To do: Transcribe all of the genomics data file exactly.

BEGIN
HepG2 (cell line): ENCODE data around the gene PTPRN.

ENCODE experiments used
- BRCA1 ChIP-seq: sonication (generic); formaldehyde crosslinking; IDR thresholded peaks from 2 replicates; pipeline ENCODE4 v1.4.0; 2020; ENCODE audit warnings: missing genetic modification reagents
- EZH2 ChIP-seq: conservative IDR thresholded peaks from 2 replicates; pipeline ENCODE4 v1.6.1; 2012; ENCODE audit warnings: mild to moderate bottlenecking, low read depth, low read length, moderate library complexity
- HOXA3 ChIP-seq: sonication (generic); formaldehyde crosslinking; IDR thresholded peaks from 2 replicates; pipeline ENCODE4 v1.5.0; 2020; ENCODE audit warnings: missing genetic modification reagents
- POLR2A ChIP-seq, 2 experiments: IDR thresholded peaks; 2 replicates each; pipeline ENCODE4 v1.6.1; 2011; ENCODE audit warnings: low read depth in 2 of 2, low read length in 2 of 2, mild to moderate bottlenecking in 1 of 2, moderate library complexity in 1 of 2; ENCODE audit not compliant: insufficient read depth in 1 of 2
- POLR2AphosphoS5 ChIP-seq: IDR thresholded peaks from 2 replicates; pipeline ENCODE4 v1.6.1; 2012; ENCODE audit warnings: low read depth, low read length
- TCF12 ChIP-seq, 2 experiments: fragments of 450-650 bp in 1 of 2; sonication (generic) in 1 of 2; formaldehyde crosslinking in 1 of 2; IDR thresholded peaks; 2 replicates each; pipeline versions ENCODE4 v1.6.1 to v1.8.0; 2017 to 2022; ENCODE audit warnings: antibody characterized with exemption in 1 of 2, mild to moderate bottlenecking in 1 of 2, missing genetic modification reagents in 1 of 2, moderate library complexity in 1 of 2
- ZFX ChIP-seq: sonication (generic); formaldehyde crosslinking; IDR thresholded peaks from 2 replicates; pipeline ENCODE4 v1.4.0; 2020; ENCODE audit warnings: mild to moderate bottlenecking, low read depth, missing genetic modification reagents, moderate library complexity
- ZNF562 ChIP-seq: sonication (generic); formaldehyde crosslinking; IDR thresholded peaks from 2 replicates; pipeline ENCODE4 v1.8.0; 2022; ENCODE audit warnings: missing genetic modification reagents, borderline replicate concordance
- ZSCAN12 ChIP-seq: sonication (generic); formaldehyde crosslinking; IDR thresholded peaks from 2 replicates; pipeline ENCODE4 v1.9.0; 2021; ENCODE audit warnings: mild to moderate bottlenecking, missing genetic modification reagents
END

HepG2 (cell line): ENCODE data around the gene PTPRN.

ENCODE experiments used
- BRCA1 ChIP-seq: sonication (generic); formaldehyde crosslinking; IDR thresholded peaks from 2 replicates; pipeline ENCODE4 v1.4.0; 2020; ENCODE audit warnings: missing genetic modification reagents
- EZH2 ChIP-seq: conservative IDR thresholded peaks from 2 replicates; pipeline ENCODE4 v1.6.1; 2012; ENCODE audit warnings: mild to moderate bottlenecking, low read depth, low read length, moderate library complexity
- HOXA3 ChIP-seq: sonication (generic); formaldehyde crosslinking; IDR thresholded peaks from 2 replicates; pipeline ENCODE4 v1.5.0; 2020; ENCODE audit warnings: missing genetic modification reagents
- POLR2A ChIP-seq, 2 experiments: IDR thresholded peaks; 2 replicates each; pipeline ENCODE4 v1.6.1; 2011; ENCODE audit warnings: low read depth in 2 of 2, low read length in 2 of 2, mild to moderate bottlenecking in 1 of 2, moderate library complexity in 1 of 2; ENCODE audit not compliant: insufficient read depth in 1 of 2
- POLR2AphosphoS5 ChIP-seq: IDR thresholded peaks from 2 replicates; pipeline ENCODE4 v1.6.1; 2012; ENCODE audit warnings: low read depth, low read length
- TCF12 ChIP-seq, 2 experiments: fragments of 450-650 bp in 1 of 2; sonication (generic) in 1 of 2; formaldehyde crosslinking in 1 of 2; IDR thresholded peaks; 2 replicates each; pipeline versions ENCODE4 v1.6.1 to v1.8.0; 2017 to 2022; ENCODE audit warnings: antibody characterized with exemption in 1 of 2, mild to moderate bottlenecking in 1 of 2, missing genetic modification reagents in 1 of 2, moderate library complexity in 1 of 2
- ZFX ChIP-seq: sonication (generic); formaldehyde crosslinking; IDR thresholded peaks from 2 replicates; pipeline ENCODE4 v1.4.0; 2020; ENCODE audit warnings: mild to moderate bottlenecking, low read depth, missing genetic modification reagents, moderate library complexity
- ZNF562 ChIP-seq: sonication (generic); formaldehyde crosslinking; IDR thresholded peaks from 2 replicates; pipeline ENCODE4 v1.8.0; 2022; ENCODE audit warnings: missing genetic modification reagents, borderline replicate concordance
- ZSCAN12 ChIP-seq: sonication (generic); formaldehyde crosslinking; IDR thresholded peaks from 2 replicates; pipeline ENCODE4 v1.9.0; 2021; ENCODE audit warnings: mild to moderate bottlenecking, missing genetic modification reagents